2. Changed the deletion to delete the object directly, if an implementation of IDelete does not exist. This was required because RTTI interpreted polymorpism by existence on one virtual function and most classes have one virtual destructor.
  3. Added a function ptr() to return the raw pointer, so that dynamic_cast can be performed without assignment to a raw pointer.
  4. Added critical sections to make the global map access thread safe.

Credits

As pointed out by William Kempf, the IDelete interface is not required if your classes have virtual destructor. If not, the problem is not slicing, the result is undefined. I have retained the IDelete in case someone chooses to use this class with a polymorphic class with no virtual destructor.

Greg Vogel pointed out the missing copy assignment operator.

He also pointed out the pointer cannot be passed accross module boundaries, because each module works using a different copy of the static map. Greg has suggested use of a memory mapped file to resolve this issue, which he has already successfully implemented.

Giving more thought to this problem, it seems that the ideal way to pass pointers to other modules or libraries is to pass them as raw pointers. The main application SHOULD maintain a reference counted pointer, until the module needs this raw pointer. It is recommended that modules do not store the raw pointers from smart pointers internally and get them from the main app with every function call. This was the initial reason why rawpointer support was introduced. Any changes to this premise have to be implemented by the user of this class.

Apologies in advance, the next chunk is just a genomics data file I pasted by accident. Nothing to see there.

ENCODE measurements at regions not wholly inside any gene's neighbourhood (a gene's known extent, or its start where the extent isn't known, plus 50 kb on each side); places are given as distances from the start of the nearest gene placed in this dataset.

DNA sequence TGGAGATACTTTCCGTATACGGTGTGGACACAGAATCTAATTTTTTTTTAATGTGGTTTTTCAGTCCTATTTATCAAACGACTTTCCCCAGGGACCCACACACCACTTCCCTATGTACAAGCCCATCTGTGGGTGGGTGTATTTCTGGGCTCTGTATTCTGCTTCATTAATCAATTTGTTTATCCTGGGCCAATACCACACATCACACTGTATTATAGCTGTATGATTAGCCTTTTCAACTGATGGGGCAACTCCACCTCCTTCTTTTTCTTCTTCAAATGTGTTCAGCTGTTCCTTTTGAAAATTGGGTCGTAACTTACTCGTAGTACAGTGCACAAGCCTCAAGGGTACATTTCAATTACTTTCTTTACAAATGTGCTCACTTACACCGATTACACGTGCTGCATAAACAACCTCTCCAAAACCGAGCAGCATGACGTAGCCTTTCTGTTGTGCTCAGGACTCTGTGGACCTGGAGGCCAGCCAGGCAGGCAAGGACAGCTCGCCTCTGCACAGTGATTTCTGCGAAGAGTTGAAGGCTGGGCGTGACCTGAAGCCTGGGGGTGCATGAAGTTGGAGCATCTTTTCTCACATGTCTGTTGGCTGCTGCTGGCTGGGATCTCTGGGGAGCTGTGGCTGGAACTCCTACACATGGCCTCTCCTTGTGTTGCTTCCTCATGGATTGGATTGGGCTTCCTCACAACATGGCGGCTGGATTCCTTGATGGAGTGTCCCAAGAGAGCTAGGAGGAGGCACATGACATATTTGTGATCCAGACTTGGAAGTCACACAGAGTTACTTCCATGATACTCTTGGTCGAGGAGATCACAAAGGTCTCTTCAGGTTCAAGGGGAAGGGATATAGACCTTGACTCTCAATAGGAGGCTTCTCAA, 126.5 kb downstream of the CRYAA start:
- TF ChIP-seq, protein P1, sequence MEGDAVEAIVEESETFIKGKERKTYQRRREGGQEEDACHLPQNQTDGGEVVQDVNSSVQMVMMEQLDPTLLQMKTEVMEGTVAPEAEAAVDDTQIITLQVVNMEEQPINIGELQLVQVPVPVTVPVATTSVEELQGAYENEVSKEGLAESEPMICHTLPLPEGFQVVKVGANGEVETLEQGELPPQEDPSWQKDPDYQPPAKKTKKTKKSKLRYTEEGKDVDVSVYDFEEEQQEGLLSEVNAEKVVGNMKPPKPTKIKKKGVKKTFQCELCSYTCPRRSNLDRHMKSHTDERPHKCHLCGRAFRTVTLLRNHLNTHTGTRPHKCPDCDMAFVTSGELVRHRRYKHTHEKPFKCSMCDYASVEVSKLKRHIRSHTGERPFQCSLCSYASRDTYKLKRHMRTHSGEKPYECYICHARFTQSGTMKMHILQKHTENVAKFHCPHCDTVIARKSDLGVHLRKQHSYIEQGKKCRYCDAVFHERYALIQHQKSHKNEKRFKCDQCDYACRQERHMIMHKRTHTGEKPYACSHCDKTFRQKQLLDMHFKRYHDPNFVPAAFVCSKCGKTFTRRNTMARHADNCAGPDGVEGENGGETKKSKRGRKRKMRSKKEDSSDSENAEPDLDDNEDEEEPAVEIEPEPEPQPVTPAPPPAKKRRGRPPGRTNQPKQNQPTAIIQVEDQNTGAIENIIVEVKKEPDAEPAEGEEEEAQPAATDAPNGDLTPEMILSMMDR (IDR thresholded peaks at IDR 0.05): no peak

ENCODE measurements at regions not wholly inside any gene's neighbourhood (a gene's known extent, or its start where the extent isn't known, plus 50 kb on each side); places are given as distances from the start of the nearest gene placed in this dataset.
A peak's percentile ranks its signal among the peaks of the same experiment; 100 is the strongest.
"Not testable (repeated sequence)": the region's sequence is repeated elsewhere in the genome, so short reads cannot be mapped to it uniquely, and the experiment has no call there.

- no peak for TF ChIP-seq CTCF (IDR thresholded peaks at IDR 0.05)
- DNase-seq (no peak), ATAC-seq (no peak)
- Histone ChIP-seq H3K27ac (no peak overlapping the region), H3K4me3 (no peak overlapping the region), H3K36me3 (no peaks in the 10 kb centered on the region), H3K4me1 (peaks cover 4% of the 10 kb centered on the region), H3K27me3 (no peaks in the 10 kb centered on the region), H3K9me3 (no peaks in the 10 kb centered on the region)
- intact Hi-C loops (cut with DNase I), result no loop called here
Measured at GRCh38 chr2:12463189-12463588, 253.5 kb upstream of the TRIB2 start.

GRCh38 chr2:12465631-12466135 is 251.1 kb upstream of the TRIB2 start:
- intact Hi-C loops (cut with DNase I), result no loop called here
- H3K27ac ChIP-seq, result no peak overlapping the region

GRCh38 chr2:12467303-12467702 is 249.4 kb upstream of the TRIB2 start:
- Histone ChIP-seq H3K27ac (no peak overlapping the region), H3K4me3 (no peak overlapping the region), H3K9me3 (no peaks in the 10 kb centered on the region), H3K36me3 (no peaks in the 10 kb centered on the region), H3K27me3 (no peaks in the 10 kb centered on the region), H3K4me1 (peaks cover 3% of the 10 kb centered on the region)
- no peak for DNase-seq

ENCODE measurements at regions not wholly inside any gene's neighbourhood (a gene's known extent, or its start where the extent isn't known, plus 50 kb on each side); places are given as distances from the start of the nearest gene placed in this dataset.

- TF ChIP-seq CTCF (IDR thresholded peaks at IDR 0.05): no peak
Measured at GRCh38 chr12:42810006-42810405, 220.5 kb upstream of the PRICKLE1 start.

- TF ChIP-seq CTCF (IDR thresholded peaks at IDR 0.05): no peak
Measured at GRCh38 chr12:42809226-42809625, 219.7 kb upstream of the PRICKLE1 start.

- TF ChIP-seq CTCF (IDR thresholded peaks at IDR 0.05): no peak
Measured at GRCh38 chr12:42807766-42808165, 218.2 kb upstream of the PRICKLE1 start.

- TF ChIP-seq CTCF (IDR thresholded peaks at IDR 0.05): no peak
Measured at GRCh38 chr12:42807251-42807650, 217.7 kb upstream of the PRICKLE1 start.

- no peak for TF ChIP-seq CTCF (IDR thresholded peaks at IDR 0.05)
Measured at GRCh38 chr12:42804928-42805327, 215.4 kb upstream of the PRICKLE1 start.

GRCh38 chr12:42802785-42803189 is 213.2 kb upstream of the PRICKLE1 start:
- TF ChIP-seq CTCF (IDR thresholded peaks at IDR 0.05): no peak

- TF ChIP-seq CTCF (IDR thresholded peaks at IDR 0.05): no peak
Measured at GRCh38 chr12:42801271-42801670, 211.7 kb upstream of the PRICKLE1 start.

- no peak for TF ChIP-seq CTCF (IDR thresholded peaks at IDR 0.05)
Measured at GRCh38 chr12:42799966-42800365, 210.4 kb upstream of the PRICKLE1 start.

Chen Sheng tested the code extensively and provided valuable contributions to fix bugs in the code.

References

License

This article, along with any associated source code and files, is licensed under The Code Project Open License (CPOL)

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Comments and Discussions

 
GeneralIdea for next release..... Pinmemberwhunsley6-Oct-02 13:44 
GeneralRe: Idea for next release..... PinmemberThomas George6-Oct-02 14:46 
GeneralRe: Idea for next release..... PinsussBrett Delle Grazie6-Oct-02 19:37 
GeneralRe: Idea for next release..... PinmemberThomas George7-Oct-02 2:17 
GeneralIt's not work correctly. Pinmembermeteor6-Oct-02 2:14 
GeneralRe: It's not work correctly. PinmemberThomas George6-Oct-02 5:11 
GeneralRe: It's not work correctly. Pinmembermeteor6-Oct-02 7:06 
GeneralRe: It's not work correctly. PinmemberThomas George7-Nov-02 6:22 
GeneralRe: It's not work correctly. PinmemberThomas George6-Oct-02 5:15 
GeneralRe: It's not work correctly. Pinmembermeteor6-Oct-02 6:38 
GeneralRe: It's not work correctly. PinmemberThomas George6-Oct-02 6:56 
Generalperblem! Pinmembermeteor5-Oct-02 2:51 
GeneralRe: perblem! PinmemberThomas George5-Oct-02 5:28 
GeneralRe: perblem! PinmemberThomas George5-Oct-02 5:44 
GeneralRe: perblem! Pinmembermeteor5-Oct-02 6:57 
QuestionCorrection? PinmemberMike Nordell5-Oct-02 0:31 
AnswerRe: Correction? PinmemberThomas George5-Oct-02 5:31 
GeneralFeedback, as requested PinmemberMarc Clifton4-Oct-02 11:00 
GeneralRe: Feedback, as requested PinmemberNeville Franks4-Oct-02 11:38 
GeneralRe: Feedback, as requested PinmemberThomas George4-Oct-02 12:41 
GeneralRe: Feedback, as requested PinmemberThomas George4-Oct-02 11:54 
GeneralRe: Feedback, as requested PinmemberThomas George4-Oct-02 12:41 
GeneralBug Report from author PinmemberThomas George4-Oct-02 8:09 
GeneralRe: Bug Report from author PinmemberThomas George4-Oct-02 9:16